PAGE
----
Under these regulations, the court finds that if a violation did occur the owner of the firm is responsible whether he derived any benefit or not. See Freedman v. U.S. Dept. of Agriculture, 926 F.2d 252 (3rd Cir.1991).
(b) Due process claim
The plaintiff also alleges that the statutory scheme does not comply with procedural due process of law. The due process clause provides that an individual cannot be deprived of property without due process of law. Cleveland Board of Education v. Loudermill, 470 U.S. 532, 105 S. Ct. 1487, 84 L. Ed. 2d 494 (1985). To prevail the plaintiff must show two things (a) that he possesses a property interest in continued participation in the food stamp program; and (b) he received inadequate process.
The court in Ibrahim v. U.S. Through Dept. of Agriculture, 650 F. Supp. 163 (N.D.N.Y.1987) dealt with the issue of whether a store owner had a property interest in continued participation in a food stamp program. In that case, the court cited Perry v. Sindermann, 408 U.S. 593, 92 S. Ct. 2694, 33 L. Ed. 2d 570 (1972), where the Supreme Court defined the property interests subject to constitutional protection. The court held that:
not limited be a few, ridged forms ... `property' denotes a broad range of interests that are secure by `existing rules or understandings.' A person's interest in a benefit is a `property' interest for due process purposes if there are such rules or mutually explicit understandings that support his claim of entitlement to the benefit and that he may invoke at a hearing.
The court in Ibrahim held that even though a retail store is only an incidental and not a primary beneficiary of the food stamp statute, disqualification may have a serious impact on a retailer's business. 650 F. Supp. at 166. See also, Cross v. United States, 512 F.2d 1212, 1217 (4th Cir.1975). The court further held that since the FNS regulations specify that a retailer can be disqualified for failure to comply with the regulations, the retailer has an expectation of continued participation in the program as long as he complies with the regulation. 650 at 166.
The court agrees with this reasoning. The Plaintiff contends and the defendant stipulated that 75% of his business is derived from the food stamp business. His business is located in a depressed economic area where there is widespread use of food stamps. In this type area, a retailer who was disqualified from the food stamp program would be cut off from a substantial segment of the buying *432 public. "In a very real sense plaintiff will be deprived of `property' if he is disqualified for any period of time." Cross v. United States, 512 F.2d 1212, 1217 (4th Cir.1975). The court in this case finds that Mr. Holmes' does have a property interest in his continued participation in the food stamp program.
Did He Receive Adequate Process?
Most courts have concluded that while there may be a property interest in the continued participation in the program, the procedure for administrative and judicial review provide the plaintiff with the proper process which is due. However, in this case, the court has serious concern as to whether this statute and regulations actually afford the store owner due process of law. The legal question in this case is whether or not an employer may be deprived of a valuable property right (in this case his business) by being conclusively held liable for the act of an employee, allegedly acting outside the line and scope of her employment, without the right to contravene his knowledge, participation, authorization, ratification, or even benefit of her alleged illegal act.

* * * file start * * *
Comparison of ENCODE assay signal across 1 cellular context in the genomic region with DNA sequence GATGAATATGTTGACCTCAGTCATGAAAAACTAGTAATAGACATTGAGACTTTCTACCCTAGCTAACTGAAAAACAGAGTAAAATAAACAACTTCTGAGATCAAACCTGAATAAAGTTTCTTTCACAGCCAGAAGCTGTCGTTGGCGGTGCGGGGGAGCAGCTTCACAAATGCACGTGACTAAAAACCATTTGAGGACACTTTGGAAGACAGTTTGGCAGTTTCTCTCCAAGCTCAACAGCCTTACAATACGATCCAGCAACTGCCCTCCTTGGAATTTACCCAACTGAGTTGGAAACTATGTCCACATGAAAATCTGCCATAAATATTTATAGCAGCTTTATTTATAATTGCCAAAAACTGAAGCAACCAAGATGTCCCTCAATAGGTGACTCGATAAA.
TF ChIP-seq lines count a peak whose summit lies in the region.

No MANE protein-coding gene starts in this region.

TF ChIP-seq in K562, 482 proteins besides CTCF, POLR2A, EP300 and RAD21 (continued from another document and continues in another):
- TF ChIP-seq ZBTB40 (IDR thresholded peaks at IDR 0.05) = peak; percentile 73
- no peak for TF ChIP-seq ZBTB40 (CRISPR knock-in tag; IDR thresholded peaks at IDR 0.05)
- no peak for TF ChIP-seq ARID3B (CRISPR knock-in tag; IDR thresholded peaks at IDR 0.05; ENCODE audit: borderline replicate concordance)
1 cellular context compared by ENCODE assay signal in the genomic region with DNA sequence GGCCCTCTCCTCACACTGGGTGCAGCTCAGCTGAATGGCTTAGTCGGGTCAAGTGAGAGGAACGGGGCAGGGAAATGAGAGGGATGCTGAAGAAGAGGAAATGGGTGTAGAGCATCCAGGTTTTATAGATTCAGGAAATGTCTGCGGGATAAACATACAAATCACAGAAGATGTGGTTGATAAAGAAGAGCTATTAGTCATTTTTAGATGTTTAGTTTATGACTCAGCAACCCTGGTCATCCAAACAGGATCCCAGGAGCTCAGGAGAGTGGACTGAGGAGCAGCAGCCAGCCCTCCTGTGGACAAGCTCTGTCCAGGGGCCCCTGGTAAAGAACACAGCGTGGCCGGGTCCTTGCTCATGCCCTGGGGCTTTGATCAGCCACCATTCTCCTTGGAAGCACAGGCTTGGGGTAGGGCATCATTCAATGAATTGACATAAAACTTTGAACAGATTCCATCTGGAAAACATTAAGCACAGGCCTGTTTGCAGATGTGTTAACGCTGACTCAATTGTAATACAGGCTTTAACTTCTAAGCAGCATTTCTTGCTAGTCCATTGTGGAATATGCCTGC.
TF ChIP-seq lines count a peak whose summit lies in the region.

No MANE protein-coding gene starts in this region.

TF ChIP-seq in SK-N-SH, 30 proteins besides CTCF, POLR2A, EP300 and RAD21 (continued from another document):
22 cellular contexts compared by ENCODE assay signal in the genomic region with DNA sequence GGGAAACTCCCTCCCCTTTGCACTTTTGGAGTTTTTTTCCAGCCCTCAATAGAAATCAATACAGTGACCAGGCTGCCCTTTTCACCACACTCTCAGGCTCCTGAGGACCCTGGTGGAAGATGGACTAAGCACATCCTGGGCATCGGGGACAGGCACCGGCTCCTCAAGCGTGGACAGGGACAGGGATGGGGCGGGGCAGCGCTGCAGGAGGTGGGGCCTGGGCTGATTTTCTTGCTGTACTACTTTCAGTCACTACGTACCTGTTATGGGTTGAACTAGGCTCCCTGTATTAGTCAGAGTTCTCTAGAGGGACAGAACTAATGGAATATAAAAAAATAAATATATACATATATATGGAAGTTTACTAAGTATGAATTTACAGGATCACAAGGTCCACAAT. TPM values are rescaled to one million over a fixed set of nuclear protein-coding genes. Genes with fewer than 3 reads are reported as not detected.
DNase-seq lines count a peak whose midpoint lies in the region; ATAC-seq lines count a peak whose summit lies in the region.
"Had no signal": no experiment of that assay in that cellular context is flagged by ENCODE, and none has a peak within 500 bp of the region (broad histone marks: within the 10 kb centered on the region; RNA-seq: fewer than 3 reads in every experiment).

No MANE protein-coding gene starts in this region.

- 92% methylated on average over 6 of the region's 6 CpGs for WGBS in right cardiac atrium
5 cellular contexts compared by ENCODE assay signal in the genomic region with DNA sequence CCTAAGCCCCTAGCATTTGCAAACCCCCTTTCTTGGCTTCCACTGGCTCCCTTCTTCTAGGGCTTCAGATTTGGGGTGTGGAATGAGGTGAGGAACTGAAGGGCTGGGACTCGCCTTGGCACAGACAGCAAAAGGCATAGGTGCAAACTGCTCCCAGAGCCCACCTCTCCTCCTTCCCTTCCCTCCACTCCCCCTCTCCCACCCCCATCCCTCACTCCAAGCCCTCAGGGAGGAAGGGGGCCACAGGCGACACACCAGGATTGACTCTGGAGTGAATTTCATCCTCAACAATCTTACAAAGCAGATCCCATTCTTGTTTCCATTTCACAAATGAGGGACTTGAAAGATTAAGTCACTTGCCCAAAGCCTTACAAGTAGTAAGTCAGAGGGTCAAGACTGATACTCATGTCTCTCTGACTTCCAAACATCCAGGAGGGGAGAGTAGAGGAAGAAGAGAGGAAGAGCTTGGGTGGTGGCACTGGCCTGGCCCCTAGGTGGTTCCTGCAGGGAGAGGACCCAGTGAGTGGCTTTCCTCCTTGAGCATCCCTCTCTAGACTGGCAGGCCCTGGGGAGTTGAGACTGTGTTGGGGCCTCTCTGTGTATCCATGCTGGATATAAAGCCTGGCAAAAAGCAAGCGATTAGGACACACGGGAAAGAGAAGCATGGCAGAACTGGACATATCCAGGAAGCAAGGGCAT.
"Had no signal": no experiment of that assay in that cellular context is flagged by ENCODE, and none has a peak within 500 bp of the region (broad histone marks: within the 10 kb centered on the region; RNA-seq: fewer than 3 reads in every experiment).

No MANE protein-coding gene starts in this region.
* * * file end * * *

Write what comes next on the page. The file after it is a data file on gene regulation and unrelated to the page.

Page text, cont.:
It is elemental in constitutional law that:
Due process of law implies the right of the person affected thereby to be present before the tribunal which pronounces judgment upon the question of life, liberty, or property, in its most comprehensive sense; to be heard, by testimony or otherwise, and to have the right of controverting, by proof, every material fact which bears on the question of right in the matter involved. If any question of fact or liability be conclusively presumed against him, this is not due process of law. Black's Law Dictionary 500 (6th ed. 1990); accord, U.S. Department of Agriculture v. Murry, 413 U.S. 508 [93 S. Ct. 2832, 37 L. Ed. 2d 767] (1973); Stanley v. Illinois, 405 U.S. 645 [92 S. Ct. 1208, 31 L. Ed. 2d 551] (1972).
Because the court has serious concern as to whether a statute which imposes strict liability on a storeowner with no recourse to him or her to prove his or her innocence violates the due process of law clause of the Fifth Amendment to the Constitution, the court grants the stay pending resolution of this constitutional issue.
An order will be issued in accordance with this opinion.NOTES
 At the hearing, plaintiff's attorney represented to the court that Mr. Holmes did not make the request for a civil penalty because he felt he had done nothing wrong and that opting for the civil penalty would be admitting guilt before he was given the opportunity to contest the administrative action de novo before this court.